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Pedometers can sometimes miscalculate your steps -- especially the cheaper pedometers.
If you're already using a pedometer, you're probably doing it because you want to lose weight or get in better shape. By walking on a regular basis, you're already on your way toward your goals -- but if you want to get even more detailed, you may also want to translate the number of steps you're taking into a calorie count.
Data to Consider
You need to create a deficit of 3,500 calories in order to lose 1 pound -- but a lot of other factors come into play when it comes to calculating how many you're burning during any given activity. Your weight is one of them. Typically, heavier people burn more calories than lighter people. For example, a 185-pound person will burn 178 calories walking at a 3.5 mph pace for 30 minutes, while a 125-pound person will only burn 120 calories in that same amount of time. Intensity matters too; that 185-pound person will burn 222 calories by speeding up to a 4.5 mph pace. The 125-pound person will burn 150 calories in that same amount of time.
The Intensity Issue
Here's where you might see the first problem in calculating the number of calories by the number of steps you've taken: A simple pedometer is not going to calculate your speed -- and thus won't take intensity into consideration. With that in mind, if you're calculating the number of calories you've burned based on the steps you've taken, use it as an estimate and not absolute gospel. Estimating your stride length -- which is a marker of your intensity -- can help. To gauge your stride length, make a chalk line on the sidewalk. Place both heels against that line and then walk 10 steps using a stride similar to your exercise walking stride. On the 10th step, make another chalk line behind that heel. Then measure the distance between the two chalk lines in inches and divide it by 10; that's your average stride length in inches.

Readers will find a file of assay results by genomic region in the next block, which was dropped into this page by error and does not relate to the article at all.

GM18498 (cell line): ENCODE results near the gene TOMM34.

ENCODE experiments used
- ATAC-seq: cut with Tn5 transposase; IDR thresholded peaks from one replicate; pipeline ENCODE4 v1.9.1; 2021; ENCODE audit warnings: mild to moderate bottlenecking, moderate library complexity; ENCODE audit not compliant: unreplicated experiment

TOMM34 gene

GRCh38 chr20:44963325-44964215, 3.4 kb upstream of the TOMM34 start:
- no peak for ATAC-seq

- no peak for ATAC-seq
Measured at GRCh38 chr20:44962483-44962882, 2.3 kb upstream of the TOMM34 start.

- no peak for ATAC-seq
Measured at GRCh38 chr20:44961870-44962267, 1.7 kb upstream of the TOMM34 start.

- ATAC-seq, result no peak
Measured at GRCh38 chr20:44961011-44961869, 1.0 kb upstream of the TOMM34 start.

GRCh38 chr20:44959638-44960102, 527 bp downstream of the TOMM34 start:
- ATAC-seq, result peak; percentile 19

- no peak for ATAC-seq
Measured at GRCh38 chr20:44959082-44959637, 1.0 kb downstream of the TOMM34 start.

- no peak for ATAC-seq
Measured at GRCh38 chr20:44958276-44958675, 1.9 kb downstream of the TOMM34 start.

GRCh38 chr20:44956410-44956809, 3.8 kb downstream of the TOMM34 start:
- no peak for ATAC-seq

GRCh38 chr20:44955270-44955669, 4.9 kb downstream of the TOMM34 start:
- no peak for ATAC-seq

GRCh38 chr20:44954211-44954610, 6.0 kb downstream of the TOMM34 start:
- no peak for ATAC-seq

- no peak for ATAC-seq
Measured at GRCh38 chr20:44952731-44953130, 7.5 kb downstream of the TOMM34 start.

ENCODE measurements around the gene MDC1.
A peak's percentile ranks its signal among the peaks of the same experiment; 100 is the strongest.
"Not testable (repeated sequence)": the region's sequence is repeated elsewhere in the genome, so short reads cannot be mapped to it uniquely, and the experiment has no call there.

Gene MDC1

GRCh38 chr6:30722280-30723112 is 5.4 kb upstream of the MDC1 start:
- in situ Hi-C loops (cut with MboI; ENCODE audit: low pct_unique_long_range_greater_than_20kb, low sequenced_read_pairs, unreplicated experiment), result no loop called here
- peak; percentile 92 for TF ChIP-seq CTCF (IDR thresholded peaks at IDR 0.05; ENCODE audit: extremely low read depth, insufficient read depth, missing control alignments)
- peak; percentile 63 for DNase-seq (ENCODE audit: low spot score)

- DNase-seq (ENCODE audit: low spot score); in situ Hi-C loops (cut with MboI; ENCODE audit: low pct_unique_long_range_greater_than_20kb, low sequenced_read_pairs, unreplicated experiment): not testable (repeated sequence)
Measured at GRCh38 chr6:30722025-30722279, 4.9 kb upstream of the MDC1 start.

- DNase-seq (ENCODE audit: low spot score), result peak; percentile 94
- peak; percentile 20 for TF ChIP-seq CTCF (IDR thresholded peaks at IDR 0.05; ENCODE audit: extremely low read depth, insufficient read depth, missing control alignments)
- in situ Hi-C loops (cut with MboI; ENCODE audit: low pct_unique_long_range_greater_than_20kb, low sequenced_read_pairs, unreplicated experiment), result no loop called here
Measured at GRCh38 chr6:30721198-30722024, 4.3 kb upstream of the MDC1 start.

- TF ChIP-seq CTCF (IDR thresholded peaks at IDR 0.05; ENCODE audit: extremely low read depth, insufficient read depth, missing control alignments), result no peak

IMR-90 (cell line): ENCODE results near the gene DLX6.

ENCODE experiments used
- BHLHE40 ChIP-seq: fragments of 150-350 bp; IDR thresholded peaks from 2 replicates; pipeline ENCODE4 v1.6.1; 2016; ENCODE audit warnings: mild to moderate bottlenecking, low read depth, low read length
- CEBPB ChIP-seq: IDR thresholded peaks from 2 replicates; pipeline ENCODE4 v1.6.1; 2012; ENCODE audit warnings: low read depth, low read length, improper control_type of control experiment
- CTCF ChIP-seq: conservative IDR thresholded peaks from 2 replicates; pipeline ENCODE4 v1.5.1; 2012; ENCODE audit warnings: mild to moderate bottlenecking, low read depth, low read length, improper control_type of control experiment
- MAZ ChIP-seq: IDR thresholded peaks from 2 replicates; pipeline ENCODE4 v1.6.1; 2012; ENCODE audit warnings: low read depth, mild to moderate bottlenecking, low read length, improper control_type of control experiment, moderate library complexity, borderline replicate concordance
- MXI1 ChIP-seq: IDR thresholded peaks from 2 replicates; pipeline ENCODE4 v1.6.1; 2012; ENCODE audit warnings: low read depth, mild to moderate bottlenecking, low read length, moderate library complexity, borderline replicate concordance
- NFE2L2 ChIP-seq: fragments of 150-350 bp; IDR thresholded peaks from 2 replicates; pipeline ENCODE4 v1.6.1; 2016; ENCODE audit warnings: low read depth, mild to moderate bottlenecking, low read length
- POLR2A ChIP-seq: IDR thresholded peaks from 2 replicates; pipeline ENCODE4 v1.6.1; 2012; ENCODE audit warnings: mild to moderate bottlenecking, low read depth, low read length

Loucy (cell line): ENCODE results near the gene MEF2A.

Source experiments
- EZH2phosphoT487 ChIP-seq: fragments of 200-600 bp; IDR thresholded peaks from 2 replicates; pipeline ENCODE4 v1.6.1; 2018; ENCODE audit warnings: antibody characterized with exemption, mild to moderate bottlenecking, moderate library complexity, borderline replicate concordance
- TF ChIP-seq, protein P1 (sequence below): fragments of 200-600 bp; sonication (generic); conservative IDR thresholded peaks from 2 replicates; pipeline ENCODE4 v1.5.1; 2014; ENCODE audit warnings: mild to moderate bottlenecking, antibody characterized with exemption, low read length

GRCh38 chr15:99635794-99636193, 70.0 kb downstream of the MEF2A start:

Using a Formula
After your pedometer has calculated the number of steps you've taken for the day, use an online calculator to determine how that number -- and those other factors -- translate into calories burned. The Geared to be Fit website has a pedometer calculator that factors in your weight, stride length and the number of steps you've taken. For example, if you weigh about 185 pounds, have an average stride length of 27 inches and you walked 10,000 steps in a day, the calculator estimates that you've burned about 370 calories.
According to Harvard Health Publications, you'll get the most from your pedometer if you adopt a few basic strategies. First, have a goal for the day. For a lot of people, a goal of 10,000 steps is reasonable -- though you may find you need to adjust your goals to fit your schedule and your overall fitness. When you're walking, aim to walk briskly, so that you're moving at a pace of at least 3 miles per hour. Get the best pedometer you can, since the cheaper models are more likely to give you inaccurate readings. Higher-end models may also double as GPS devices that help you calculate how far you've walked, and may even estimate your caloric burn for you.